Ever have one of THOSE weeks?
This week, returning from Istanbul and diving into wrapping up the semester at the college, I have logged less than three hours working in the bookstore. My loving spouse has been carrying the place solo as I careen from car to class to meeting to car, stopping only to fling my body horizontal in a darkened room for five hours at a time.
Yeah, it’s a first world problem. I’m playing catchup partly because I got to spend twelve days meandering the streets of Old and New Istanbul, hand in hand with my beloved. And when we got home, shopsitters Mark and Sally had left the place immaculate and organized.
That was Monday…. by Tuesday evening 12 big boxes of trade-ins sat on our bookshop floor. Clearly, some customers had been waiting for us to return.
My amazing husband was on his hands and knees in the back of the store last night, triaging the last of the paperbacks. I patted him on the shoulder as I raced past. Modern marriages are wonderful things.
And yet, in the midst of the chaos, beneath the burden of all that must be done, there is a weight that doesn’t so much push down as hold up.
Wednesday past, as I turned out the light much later than I wanted to in preparation for climbing the stairs to bed, I stood for a few moments in our dark, calm bookstore. The walls were lined with books, silent sentinels of so many lives. Testimony that many had gone before, and survived, thrived, even recorded their journeys.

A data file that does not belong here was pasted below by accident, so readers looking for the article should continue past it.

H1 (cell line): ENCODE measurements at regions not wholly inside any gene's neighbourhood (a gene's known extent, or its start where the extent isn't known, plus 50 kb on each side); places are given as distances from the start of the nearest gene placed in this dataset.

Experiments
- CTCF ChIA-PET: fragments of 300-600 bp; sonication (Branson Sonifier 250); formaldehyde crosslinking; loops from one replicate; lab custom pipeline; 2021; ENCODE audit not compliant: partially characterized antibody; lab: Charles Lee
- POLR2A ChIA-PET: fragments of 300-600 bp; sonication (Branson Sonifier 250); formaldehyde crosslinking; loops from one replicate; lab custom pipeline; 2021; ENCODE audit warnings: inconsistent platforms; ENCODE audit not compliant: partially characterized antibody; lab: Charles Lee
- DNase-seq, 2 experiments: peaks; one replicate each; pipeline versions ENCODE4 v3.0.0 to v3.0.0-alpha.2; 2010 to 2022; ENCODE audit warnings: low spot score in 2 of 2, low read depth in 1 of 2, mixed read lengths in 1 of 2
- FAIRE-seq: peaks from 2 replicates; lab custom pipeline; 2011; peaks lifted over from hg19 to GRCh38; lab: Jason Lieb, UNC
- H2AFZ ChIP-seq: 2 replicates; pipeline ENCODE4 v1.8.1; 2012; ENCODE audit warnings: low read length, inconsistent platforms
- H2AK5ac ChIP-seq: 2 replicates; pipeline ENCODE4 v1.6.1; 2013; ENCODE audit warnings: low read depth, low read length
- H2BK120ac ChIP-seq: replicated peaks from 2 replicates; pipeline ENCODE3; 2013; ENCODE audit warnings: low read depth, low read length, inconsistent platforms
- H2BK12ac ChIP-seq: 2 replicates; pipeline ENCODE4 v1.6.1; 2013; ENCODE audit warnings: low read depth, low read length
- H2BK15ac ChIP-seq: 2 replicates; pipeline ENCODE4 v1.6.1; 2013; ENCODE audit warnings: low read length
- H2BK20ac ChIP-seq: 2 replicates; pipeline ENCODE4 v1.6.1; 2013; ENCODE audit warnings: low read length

And I breathed. That smell, that lovely smell of dust and ideas–and lemon scent; our cleaner Heather is amazing–worked its way into my rapid-fire lungs. And I slowed down a little.
Just for three minutes, I stood, breathing. Just breathing. This too shall pass, this present cloud of bustle. Busy ends of the semester will return to summer beach readers and long, leisurely glasses of iced tea–or cups of hot tea–with customers who are friends, stopping by to ask about titles, offer reviews, show us their child’s report card.
It’s a good thing to have the weight of books in one’s life. Then I climbed the stairs to the bedroom, where on the left side of the bed a lump lay. The other anchor to my life, Jack, snored softly. Just breathing.
Fast food, furious grading, fast driving, faster meetings and all, I have the most wonderful life.